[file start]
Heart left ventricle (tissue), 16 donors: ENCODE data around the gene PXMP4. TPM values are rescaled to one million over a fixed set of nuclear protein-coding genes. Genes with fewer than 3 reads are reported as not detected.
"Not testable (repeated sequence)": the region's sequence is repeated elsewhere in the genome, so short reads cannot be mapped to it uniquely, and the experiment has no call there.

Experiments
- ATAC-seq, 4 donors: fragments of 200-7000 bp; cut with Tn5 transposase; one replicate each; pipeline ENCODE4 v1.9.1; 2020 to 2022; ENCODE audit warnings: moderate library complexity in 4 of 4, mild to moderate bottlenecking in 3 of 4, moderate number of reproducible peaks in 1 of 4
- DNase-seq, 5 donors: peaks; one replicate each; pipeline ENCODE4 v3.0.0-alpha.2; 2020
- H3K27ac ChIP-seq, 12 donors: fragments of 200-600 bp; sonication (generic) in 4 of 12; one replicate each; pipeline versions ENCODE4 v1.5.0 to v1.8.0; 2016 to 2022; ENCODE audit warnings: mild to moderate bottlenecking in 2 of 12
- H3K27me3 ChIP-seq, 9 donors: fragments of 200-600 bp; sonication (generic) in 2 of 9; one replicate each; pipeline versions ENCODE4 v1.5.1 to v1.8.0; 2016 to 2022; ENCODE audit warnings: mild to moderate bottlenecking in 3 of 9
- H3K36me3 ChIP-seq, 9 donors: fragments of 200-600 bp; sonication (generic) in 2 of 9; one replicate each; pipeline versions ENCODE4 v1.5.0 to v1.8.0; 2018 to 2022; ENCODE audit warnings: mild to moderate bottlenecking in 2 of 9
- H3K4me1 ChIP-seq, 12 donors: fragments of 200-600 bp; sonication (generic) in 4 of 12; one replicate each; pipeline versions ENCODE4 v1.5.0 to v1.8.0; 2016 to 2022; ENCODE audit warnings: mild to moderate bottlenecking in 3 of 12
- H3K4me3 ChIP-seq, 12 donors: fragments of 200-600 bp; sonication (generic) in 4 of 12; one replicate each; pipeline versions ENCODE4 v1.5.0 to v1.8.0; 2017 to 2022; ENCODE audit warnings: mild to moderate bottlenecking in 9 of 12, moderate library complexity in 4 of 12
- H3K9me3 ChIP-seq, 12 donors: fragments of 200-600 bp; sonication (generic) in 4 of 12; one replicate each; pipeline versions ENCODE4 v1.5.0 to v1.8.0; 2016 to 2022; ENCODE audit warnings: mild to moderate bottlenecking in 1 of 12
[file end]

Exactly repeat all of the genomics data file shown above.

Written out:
Heart left ventricle (tissue), 16 donors: ENCODE data around the gene PXMP4. TPM values are rescaled to one million over a fixed set of nuclear protein-coding genes. Genes with fewer than 3 reads are reported as not detected.
"Not testable (repeated sequence)": the region's sequence is repeated elsewhere in the genome, so short reads cannot be mapped to it uniquely, and the experiment has no call there.

Experiments
- ATAC-seq, 4 donors: fragments of 200-7000 bp; cut with Tn5 transposase; one replicate each; pipeline ENCODE4 v1.9.1; 2020 to 2022; ENCODE audit warnings: moderate library complexity in 4 of 4, mild to moderate bottlenecking in 3 of 4, moderate number of reproducible peaks in 1 of 4
- DNase-seq, 5 donors: peaks; one replicate each; pipeline ENCODE4 v3.0.0-alpha.2; 2020
- H3K27ac ChIP-seq, 12 donors: fragments of 200-600 bp; sonication (generic) in 4 of 12; one replicate each; pipeline versions ENCODE4 v1.5.0 to v1.8.0; 2016 to 2022; ENCODE audit warnings: mild to moderate bottlenecking in 2 of 12
- H3K27me3 ChIP-seq, 9 donors: fragments of 200-600 bp; sonication (generic) in 2 of 9; one replicate each; pipeline versions ENCODE4 v1.5.1 to v1.8.0; 2016 to 2022; ENCODE audit warnings: mild to moderate bottlenecking in 3 of 9
- H3K36me3 ChIP-seq, 9 donors: fragments of 200-600 bp; sonication (generic) in 2 of 9; one replicate each; pipeline versions ENCODE4 v1.5.0 to v1.8.0; 2018 to 2022; ENCODE audit warnings: mild to moderate bottlenecking in 2 of 9
- H3K4me1 ChIP-seq, 12 donors: fragments of 200-600 bp; sonication (generic) in 4 of 12; one replicate each; pipeline versions ENCODE4 v1.5.0 to v1.8.0; 2016 to 2022; ENCODE audit warnings: mild to moderate bottlenecking in 3 of 12
- H3K4me3 ChIP-seq, 12 donors: fragments of 200-600 bp; sonication (generic) in 4 of 12; one replicate each; pipeline versions ENCODE4 v1.5.0 to v1.8.0; 2017 to 2022; ENCODE audit warnings: mild to moderate bottlenecking in 9 of 12, moderate library complexity in 4 of 12
- H3K9me3 ChIP-seq, 12 donors: fragments of 200-600 bp; sonication (generic) in 4 of 12; one replicate each; pipeline versions ENCODE4 v1.5.0 to v1.8.0; 2016 to 2022; ENCODE audit warnings: mild to moderate bottlenecking in 1 of 12